BUENOS AIRES (Reuters) – Argentina’s central bank said on Thursday that it would allow a managed float of the peso currency and abandon its current “uniform daily devaluation” strategy as it seeks to adapt its monetary policy amid sharpening economic turmoil.

The move comes with the gap between the official exchange rate and the rate quoted in the country’s informal currency markets close to 93% due to the distrust of investors and strong black market demand for dollars.

Among a series of measures, the bank said it would block senior public officials from buying and accumulating foreign currency and would move to facilitate the purchase of Chinese yuan against Argentine pesos for foreign trade operations.

A central bank source said that the entity would offer trades at 76.95 pesos per dollar

at Friday’s open, around 0.91% weaker than the close on Thursday.
=rasl>

Argentina’s government had recently tightened capital controls, which had sparked investor jitters and raised concerns about economic growth prospects. The controls were first imposed last year to stem a decline in foreign currency reserves.

A second bank source said that the plan for pricing on Friday was part of a move to “abandon uniform devaluations and introduce greater volatility”, adding that it meant that the daily price change would be less uniform going forward.

Argentina’s center-left Peronist government separately temporarily lowered taxes on exports of soy and other products on Thursday in a move to boost trade and help revive a flagging economy set to contract 12% this year.

The bank also increased the important overnight repo rate to 24%, from the current 19%.

(Reporting by Jorge Otaola; Writing by Dave Sherwood; Editing by Christopher Cushing)

Copyright 2020 Thomson Reuters.

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By Sagarika Jaisinghani

Sept 29 (Reuters)The Brazilian real and the Mexican peso outperformed Latin American currencies on Tuesday following a slump in the past two sessions, while regional equities tracked a slide on Wall Street ahead of the U.S. presidential debate later in the day.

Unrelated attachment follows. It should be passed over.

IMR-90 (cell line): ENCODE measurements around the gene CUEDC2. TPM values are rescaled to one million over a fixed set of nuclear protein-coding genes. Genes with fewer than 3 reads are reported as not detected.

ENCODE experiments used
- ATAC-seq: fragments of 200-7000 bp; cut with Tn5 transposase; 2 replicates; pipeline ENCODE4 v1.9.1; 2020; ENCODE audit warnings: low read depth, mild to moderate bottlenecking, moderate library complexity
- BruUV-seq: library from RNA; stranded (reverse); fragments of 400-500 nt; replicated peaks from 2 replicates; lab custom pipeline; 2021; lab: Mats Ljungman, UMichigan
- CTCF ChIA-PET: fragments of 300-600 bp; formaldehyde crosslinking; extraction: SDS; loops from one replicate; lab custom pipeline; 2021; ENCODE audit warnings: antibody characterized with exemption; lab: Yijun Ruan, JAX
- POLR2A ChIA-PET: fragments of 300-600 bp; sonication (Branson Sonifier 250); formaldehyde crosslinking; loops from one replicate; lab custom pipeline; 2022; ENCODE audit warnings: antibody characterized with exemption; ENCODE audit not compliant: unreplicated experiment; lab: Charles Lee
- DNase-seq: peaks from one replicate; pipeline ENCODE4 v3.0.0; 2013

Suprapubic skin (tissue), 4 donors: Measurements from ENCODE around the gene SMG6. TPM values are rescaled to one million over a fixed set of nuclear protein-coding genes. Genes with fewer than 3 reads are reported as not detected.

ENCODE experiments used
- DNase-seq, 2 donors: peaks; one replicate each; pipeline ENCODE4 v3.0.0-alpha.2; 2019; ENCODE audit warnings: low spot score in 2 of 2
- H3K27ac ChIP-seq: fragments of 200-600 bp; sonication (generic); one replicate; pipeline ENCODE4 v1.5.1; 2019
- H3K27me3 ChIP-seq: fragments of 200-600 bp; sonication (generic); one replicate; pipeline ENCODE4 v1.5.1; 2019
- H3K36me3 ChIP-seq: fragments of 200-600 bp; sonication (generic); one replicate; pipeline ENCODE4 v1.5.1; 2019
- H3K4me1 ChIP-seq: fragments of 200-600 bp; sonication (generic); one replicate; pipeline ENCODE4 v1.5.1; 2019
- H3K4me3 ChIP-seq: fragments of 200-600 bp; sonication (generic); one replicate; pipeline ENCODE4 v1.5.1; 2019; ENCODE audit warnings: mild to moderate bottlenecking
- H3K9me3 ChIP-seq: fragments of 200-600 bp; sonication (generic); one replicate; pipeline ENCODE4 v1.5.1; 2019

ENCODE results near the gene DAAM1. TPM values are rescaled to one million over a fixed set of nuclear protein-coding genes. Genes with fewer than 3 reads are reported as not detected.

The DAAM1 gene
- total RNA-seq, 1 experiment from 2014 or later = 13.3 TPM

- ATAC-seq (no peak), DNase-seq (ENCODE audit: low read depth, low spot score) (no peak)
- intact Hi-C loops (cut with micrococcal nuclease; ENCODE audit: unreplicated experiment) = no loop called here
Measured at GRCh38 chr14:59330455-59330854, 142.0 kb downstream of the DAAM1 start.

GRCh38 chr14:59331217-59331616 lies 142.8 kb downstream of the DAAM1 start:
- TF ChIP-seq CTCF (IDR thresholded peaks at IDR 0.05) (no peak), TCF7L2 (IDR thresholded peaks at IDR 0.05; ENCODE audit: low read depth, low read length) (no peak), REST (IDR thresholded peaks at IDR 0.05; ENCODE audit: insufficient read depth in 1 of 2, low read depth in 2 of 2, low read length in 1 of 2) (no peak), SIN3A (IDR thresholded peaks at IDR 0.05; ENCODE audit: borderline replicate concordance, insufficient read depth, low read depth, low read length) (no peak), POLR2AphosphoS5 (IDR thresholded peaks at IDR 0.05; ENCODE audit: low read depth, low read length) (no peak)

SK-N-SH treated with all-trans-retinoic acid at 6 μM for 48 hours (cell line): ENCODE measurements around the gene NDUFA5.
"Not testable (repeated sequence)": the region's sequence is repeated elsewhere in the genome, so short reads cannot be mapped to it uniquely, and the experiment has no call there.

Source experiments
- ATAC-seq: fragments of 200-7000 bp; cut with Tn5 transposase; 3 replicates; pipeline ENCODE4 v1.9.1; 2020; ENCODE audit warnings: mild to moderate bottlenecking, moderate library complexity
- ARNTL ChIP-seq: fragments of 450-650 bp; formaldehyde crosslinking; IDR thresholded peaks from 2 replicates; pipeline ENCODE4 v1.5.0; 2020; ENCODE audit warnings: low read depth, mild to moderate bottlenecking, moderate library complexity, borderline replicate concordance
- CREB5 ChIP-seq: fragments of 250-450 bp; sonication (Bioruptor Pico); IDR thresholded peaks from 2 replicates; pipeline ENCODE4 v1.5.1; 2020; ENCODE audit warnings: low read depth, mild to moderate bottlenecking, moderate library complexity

The real BRBY was up 0.2% by 1524 GMT, with the dollar slipping from recent two-month highs as investors held off on making big bets ahead of the first debate between U.S. President Donald Trump and Democratic challenger Joe Biden. FRX/

Brazil’s real has fallen to record lows this year due to the economic fallout from the COVID-19 pandemic, although a string of recent data has raised hopes that Latin America’s largest economy could return to growth next year.

Investor sentiment has also been subdued by concerns around the government’s plans to fund a new minimum income program called Renda Cidada, which translates as “Citizen Income”.

“The market is still digesting the news of the Citizen Income financing and will be waiting for some explanation from the government” on how to reconcile this spending with an already tight budget, said Victor Beyruti, economist at Guide Investimentos.

The Mexican peso MXN= gained 0.3%, snapping a two-day losing streak, while the country’s stock index .MXX fell half a percent with financials and consumer staples stocks leading declines.

Samuel Bentley, a client portfolio manager at fund house Eastspring Investments, told the Reuters Global Markets Forum that broad weakness in emerging stocks had created value opportunities and that his fund was considering increasing exposure to Mexico, among other countries.

The Chilean peso CLP= eased 0.2% and was on course for its second straight monthly decline, while the Peruvian sol PEN= and Colombian peso COP= shed about 0.1% each.

A basket of Latin American equities .MILA00000PUS tumbled